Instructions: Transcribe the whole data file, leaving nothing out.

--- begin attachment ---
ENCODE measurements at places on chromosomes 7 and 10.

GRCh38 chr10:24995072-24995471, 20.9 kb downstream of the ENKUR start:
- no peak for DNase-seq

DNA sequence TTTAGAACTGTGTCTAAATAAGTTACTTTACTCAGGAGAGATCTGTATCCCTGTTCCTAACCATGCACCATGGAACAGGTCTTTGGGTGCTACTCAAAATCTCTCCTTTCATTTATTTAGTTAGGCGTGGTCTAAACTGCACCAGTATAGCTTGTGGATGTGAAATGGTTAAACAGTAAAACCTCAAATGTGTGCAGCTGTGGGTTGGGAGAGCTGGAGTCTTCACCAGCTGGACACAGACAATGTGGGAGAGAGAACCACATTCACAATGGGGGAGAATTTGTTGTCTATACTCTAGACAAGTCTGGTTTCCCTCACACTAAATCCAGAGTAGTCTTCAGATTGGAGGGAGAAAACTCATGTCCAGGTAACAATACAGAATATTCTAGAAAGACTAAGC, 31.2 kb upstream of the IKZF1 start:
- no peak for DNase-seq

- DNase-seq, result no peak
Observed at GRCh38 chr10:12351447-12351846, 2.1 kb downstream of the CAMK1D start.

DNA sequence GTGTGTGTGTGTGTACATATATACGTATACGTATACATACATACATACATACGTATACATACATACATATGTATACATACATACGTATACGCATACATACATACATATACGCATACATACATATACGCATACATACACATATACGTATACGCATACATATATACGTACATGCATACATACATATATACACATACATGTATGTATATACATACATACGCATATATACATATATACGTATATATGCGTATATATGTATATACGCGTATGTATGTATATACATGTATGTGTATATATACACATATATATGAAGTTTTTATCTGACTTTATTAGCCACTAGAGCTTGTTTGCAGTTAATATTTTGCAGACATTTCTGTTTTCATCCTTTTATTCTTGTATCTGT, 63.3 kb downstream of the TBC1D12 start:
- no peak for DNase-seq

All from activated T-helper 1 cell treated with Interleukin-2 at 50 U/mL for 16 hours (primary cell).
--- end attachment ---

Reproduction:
ENCODE measurements at places on chromosomes 7 and 10.

GRCh38 chr10:24995072-24995471, 20.9 kb downstream of the ENKUR start:
- no peak for DNase-seq

DNA sequence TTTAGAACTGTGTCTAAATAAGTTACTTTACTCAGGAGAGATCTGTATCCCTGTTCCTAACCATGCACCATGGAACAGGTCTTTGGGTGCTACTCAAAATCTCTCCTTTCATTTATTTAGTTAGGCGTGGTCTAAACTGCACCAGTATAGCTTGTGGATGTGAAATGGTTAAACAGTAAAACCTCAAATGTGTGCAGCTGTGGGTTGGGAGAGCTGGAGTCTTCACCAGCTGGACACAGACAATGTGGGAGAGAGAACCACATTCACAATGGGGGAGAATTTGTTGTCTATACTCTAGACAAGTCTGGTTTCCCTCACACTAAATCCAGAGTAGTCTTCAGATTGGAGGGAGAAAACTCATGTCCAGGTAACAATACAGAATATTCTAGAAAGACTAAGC, 31.2 kb upstream of the IKZF1 start:
- no peak for DNase-seq

- DNase-seq, result no peak
Observed at GRCh38 chr10:12351447-12351846, 2.1 kb downstream of the CAMK1D start.

DNA sequence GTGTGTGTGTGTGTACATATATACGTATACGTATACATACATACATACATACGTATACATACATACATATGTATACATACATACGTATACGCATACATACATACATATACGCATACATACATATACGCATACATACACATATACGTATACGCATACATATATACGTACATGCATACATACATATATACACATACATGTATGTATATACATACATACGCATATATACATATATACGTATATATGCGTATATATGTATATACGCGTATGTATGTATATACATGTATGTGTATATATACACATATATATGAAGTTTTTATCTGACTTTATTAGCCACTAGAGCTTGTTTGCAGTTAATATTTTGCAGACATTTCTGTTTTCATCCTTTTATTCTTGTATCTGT, 63.3 kb downstream of the TBC1D12 start:
- no peak for DNase-seq

All from activated T-helper 1 cell treated with Interleukin-2 at 50 U/mL for 16 hours (primary cell).